Patterns such as the Apps’ Worm or the Flexi-Worm can be tied either un-weighted or with a little lead wire or metal bead added to the hook shank. The hook itself is normally a heavy wire model, either a long shank or a standard wet fly hook. The body can be formed from varied materials. Small plastic beads are popular as they add translucency – the downside is that they can be tricky to apply and also require a barbless hook
“When using flexible strands, tie them so they stick out in different directions.”
– a barb prevents small beads passing over the hook point. While the Flexi-Worm can be fished slowly or with short strips to make those legs really pulse, it also works well as a stalking bug. All but the most lethargic of trout find it hard to refuse a Flexi-Worm when placed on their nose, though whether it takes out of aggression or hunger only the fish knows. As a stalking bug, it needs to be weighted to reach the fish’s level quickly and even if a fish is sitting still, the weight prevents the fly from being lifted too high when twitched with the rod tip. Here a brass or even a tungsten bead comes in handy. This bead may be either one of the standard metallic colours – that’s gold, silver or copper. Alternatively, there are now plenty of coloured beads offered including fluorescent colours. These can be used either to contrast with the fly’s colour or to complement it, which is the option I’ve chosen here with a 3.2mm pink metallic bead and pink Flexi-Floss. When using a bead, the first step is to thread two strands of Flexi-Floss through its centre. First pass a loop of nylon or thick thread through the bead. Next, pass the end of the floss through the loop until it reaches its mid-point then draw them both back through the bead. If they do stick as they’re being drawn through, don’t keep pulling as this may damage the soft Lycra strands. Instead, stretch them a little to make them thinner and they’ll pass through with no problem. Thread the bead over the hook point and remember the bead’s small hole goes on first. The larger hole – which forms a recess in the back of the bead – will be to the rear. The bead may be pushed up to the eye or fixed toward the middle of the shank so that the fly sinks on an even keel, rather than head first. Here the bead is going to be positioned halfway along the shank. So, draw the floss strands back clear of the eye and run on the tying thread. Apart from the bead, the fly’s body is formed from fluorescent pink tying thread or alternatively GloBrite floss of the same colour. Unless you’re using a stout, 140 denier thread, floss is the better option as fewer turns are required to build up the body. Whether you’re using thread or floss, it’s essential to use a bobbin holder and – in the case of the floss – it should be one with a wide bore. Either way, the bobbin holder is vital as it prevents fingers from damaging the light-coloured thread. Position the bead at the hook’s midpoint then run the thread back from the eye to the bead’s front. Check the lengths of the Flexi-Floss strands, if necessary adjusting them so that all four are the same. Apply a couple of thread turns over the FlexiFloss at the front then stretch the strands over the eye and fix them in place with close thread turns. Add further smooth thread layers to build the front half of the body finishing at the eye. Make two turns under the two forward pointing floss strands, cast off with a whip finish then reattach the thread at the rear of the bead. As this type of fly can have more than four legs, now is the time to add any additional ones. To do so, take another strand of pink Flexi-Floss or a contrasting colour and make a single, open overhand knot at its midpoint. Pass the knot over the bead, draw tight at its rear before forming the rest of the fly. Stretch the rear pointing strands a little then fix them to the shank with close thread turns. Then, using the thread, or the Glo-Brite floss, apply smooth layers to build the rear half of the body. That done, cast off the thread with a whip finish. Check the leg lengths so they’re of even length and not too long. If they are, they can be trimmed with scissors, always remembering not to stretch the strands as they’re cut. Then coat both body sections with clear varnish or a UV cure resin.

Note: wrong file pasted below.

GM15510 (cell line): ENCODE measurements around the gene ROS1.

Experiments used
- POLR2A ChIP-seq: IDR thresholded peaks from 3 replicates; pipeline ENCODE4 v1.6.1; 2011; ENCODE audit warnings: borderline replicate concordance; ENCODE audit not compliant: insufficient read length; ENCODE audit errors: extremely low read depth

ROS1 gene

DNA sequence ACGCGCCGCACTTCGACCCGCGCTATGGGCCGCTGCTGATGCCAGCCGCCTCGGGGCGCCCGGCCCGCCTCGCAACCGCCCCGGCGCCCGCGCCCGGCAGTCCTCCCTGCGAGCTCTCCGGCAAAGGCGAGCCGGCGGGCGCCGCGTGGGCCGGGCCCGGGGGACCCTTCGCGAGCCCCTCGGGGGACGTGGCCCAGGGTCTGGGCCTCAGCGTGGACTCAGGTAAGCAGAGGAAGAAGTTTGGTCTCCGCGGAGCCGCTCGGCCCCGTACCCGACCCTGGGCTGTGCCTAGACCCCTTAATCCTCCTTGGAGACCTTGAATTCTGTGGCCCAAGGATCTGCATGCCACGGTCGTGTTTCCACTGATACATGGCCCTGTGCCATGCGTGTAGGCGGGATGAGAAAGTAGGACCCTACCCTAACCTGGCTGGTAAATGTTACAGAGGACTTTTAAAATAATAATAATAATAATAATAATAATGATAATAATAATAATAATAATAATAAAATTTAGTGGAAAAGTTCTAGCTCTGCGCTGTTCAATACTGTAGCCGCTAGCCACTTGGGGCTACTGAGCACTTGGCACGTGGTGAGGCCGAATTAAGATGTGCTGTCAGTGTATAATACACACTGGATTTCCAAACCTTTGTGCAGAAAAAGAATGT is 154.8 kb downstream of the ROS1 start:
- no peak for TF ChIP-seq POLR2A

3.2mm metallic red beads.